WHITE CLOUD, MI - The White Cloud Rotary Club recently inducted Amy Stockwell as its newest member in the Club. Amy is the recently appointed Director of the White Cloud Library replacing Nancy Harper, who is retiring soon. District Governor Jon Catlin performed the induction while visiting the Club recently. Jon joined the White Cloud Rotarians in welcoming Amy into the Club and all look forward to her contributions as a Rotarian.
White Cloud Rotary is a volunteer organization based on the principle of ‘Service Above Self’ and the advancement of high ethical standards, goodwill and civic responsibility. The Club meets every Wednesday at 11:45 a.m. at City of White Cloud Offices.
VanSingel, Bumstead condemn actions, praise law enforcement
A plot to kidnap the Governor went awry as 13 suspects were arrested after an undercover FBI initiative foiled their plot.
The alleged scheme included plans to overthrow several state governments.
Michigan Attorney General Dana Nessel announced that six people were charged federally with conspiracy to kidnap, and seven other people, associated with the militia group "Wolverine Watchmen," were charged by the state.
"The individuals in (state) custody are suspected to have attempted to identify the home addresses of law enforcement officers in order to target them, made threats of violence intended to instigate a civil war, and engaged in planning and training for an operation to attack the capitol building of Michigan and to kidnap government officials, including the governor of Michigan," Nessel said at a press conference.
“I'm horrified to learn of the plot to harm the governor,” said State Representative Scott VanSingel. “ Violence has no place in our nation's political process and I hope these individuals are prosecuted to the fullest extent of the law.
“I'm proud of the law enforcement officers who uncovered this plot before it could be carried out.”
State Senator Jon Bumstead also condemned the action
“Threatening the governor’s life or plotting to kidnap her is appalling. Any policy or political differences that people may have with the governor, or any elected official, should be settled at the ballot box.
“Today’s news announcement confirms the importance of and need for our brave women and men in law enforcement. Their ability to protect not only our governor, but everyone in Michigan, is vital to ensuring we have safe communities throughout our state.
“I am grateful the governor and her family were able to stay safe through this shameful act, and I am thankful for the tireless work of our law enforcement who dedicate their lives to protect us all.”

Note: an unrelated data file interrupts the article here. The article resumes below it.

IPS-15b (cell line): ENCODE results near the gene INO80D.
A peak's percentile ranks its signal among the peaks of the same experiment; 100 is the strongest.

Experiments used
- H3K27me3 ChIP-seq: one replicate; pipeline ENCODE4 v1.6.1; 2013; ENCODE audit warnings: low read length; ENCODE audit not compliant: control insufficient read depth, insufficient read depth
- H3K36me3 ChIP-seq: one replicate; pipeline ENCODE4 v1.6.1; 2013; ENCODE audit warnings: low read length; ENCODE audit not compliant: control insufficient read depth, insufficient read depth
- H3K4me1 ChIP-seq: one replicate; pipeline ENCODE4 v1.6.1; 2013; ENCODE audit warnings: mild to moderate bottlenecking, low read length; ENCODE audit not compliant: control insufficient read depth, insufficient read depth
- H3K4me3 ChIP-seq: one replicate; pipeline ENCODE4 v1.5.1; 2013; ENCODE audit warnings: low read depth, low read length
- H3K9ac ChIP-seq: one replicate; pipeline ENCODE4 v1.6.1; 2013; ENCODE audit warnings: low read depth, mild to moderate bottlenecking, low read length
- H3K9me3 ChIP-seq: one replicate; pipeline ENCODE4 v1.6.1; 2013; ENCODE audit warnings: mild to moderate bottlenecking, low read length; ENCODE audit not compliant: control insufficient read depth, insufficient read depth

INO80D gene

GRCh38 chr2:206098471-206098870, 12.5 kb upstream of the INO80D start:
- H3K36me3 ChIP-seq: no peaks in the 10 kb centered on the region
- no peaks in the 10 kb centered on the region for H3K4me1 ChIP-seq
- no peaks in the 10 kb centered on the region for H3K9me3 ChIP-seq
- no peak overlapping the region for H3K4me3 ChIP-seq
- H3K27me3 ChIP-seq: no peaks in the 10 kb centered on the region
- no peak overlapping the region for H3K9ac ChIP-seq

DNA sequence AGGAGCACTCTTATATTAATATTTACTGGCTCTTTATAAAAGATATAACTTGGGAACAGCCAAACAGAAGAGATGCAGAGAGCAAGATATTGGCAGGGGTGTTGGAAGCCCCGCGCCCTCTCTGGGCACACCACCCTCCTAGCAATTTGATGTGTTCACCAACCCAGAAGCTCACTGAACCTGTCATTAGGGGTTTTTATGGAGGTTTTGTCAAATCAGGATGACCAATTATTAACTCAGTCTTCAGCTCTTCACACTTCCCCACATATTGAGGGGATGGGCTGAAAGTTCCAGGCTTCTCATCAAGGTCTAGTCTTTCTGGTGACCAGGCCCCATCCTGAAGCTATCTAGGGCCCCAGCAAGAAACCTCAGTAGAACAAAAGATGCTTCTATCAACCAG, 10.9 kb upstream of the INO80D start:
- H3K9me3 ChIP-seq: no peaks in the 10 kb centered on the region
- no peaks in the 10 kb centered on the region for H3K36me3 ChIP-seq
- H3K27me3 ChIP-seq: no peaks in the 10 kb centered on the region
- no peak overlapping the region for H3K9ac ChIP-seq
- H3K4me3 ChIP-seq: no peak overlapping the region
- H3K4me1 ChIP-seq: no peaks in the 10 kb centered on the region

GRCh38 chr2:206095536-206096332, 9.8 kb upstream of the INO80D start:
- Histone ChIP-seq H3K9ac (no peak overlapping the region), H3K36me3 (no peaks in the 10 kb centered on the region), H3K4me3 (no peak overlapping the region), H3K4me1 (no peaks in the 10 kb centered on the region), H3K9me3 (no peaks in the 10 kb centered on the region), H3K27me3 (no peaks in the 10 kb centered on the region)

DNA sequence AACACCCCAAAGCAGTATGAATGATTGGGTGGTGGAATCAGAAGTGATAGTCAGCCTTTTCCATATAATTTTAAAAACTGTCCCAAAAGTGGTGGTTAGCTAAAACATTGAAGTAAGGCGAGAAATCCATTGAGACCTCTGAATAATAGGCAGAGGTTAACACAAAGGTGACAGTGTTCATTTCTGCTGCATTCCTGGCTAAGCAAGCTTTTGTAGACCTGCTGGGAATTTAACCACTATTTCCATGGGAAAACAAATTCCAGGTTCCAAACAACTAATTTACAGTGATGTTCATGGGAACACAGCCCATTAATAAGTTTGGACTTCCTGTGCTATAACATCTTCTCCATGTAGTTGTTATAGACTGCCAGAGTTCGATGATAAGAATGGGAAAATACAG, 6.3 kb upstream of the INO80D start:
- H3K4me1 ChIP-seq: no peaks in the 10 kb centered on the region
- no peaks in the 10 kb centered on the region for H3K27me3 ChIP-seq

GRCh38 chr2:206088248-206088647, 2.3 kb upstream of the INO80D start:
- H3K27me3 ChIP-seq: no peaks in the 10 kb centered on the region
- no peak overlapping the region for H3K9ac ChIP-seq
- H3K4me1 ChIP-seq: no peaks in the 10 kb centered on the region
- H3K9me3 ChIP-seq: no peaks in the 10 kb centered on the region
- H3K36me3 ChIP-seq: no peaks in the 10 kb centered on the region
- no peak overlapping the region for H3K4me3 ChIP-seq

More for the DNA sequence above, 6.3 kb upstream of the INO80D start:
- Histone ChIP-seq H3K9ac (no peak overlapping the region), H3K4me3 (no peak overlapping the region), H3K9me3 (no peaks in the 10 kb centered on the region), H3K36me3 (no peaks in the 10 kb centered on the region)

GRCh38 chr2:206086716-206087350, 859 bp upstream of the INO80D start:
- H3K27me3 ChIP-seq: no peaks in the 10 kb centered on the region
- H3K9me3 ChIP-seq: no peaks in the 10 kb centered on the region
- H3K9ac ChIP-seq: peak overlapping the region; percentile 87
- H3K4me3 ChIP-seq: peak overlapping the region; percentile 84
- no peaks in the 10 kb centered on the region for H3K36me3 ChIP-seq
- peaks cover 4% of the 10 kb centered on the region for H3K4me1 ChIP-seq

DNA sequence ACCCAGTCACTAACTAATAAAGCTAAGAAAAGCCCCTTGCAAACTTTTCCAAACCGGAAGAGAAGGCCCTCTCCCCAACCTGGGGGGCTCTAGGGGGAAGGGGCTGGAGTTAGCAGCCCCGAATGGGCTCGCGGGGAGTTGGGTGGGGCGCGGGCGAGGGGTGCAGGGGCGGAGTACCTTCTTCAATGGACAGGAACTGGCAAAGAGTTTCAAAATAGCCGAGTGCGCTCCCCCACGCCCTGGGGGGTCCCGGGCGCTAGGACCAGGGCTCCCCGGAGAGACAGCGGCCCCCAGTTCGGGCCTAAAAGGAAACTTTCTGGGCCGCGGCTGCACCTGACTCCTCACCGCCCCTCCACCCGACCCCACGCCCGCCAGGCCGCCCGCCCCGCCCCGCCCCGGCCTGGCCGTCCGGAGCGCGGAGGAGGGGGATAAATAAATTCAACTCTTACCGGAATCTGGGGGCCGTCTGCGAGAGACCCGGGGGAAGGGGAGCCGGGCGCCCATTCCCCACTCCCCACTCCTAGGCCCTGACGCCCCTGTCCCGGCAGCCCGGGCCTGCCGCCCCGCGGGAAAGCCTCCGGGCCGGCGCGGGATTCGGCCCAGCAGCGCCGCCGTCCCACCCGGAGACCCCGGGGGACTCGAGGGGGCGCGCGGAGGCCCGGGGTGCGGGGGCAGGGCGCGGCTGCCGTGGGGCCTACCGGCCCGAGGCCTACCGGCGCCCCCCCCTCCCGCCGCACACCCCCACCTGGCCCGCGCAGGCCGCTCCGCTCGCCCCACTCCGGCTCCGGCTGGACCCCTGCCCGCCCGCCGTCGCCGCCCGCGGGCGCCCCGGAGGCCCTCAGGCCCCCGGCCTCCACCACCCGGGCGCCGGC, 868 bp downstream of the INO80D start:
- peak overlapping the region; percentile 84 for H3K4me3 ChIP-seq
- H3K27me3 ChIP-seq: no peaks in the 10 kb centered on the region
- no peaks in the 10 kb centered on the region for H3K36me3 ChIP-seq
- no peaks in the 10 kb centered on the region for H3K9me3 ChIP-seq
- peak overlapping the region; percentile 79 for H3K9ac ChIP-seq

At her press conference the Governor called out President Trump stating, “This should be a moment for national unity. Where we all pull together as Americans to meet this challenge head-on – with the same might and muscle that put a man on the moon. Seeing the humanity in one another and doing our part to help our country get through this.
“Instead – our head of state has spent the past seven months denying science. Ignoring his own health experts. Stoking distrust and fomenting anger. And giving comfort to those who spread fear and hatred and division.”
Whitmer also cited a speech by Ronald Reagan delivered in 1981:
“A few isolated groups in the backwater of American life still hold perverted notions of what America is all about. Recently in some places in the nation there's been a disturbing reoccurrence of bigotry and violence.I would like to address a few remarks to those groups who still adhere to senseless racism and religious prejudice, to those individuals who persist in such hateful behavior.
“You are the ones who are out of step with our society. You are the ones who willfully violate the meaning of the dream that is America. And this country, because of what it stands for, will not stand for your conduct."
Here's the Skinny on the COVID Emergency Order issued Monday
From our friends at MDHHS:
On October 5, the Michigan Department of Health and Human Services (MDHHS) issued an Emergency Order under the Public Health Code restricting gathering sizes, requiring face coverings in public spaces, and places limitations on bars and other venues.
The order covers the following categories:
In the Emergency Order, there are exceptions for Region 6 – Region 6 includes Manistee, Wexford, Missaukee, Roscommon, Benzie, Grand Traverse, Kalkaska, Crawford, Leelanau, Antrim, Otsego, Montmorency, Alpena, Charlevoix, Cheboygan, Presque Isle, and Emmet counties. Below is a breakdown of those exceptions.
All other categories spelled out in the Emergency Order are the same for all regions across the state.
The new Emergency Order is issued under MCL 333.2253 of the Public Health Code, which gives the director of MDHHS this authority. It states: “If the director determines that control of an epidemic is necessary to protect the public health, the director by emergency order may prohibit the gathering of people for any purpose and may establish procedures to be followed during the epidemic to insure continuation of essential public health services and enforcement of health laws. Emergency procedures shall not be limited to this code.” This authority is not tied to the Executive Orders that were overruled by the Supreme Court. We expect additional guidance in the future.
In addition to the guidance above, we remind the community of the following:
District Health Department #10 wants to be sure that the public understands that basic public health work will continue unchanged. All basic public health operations including contact tracing, quarantines, and food and water sanitation are still required by law and must go on.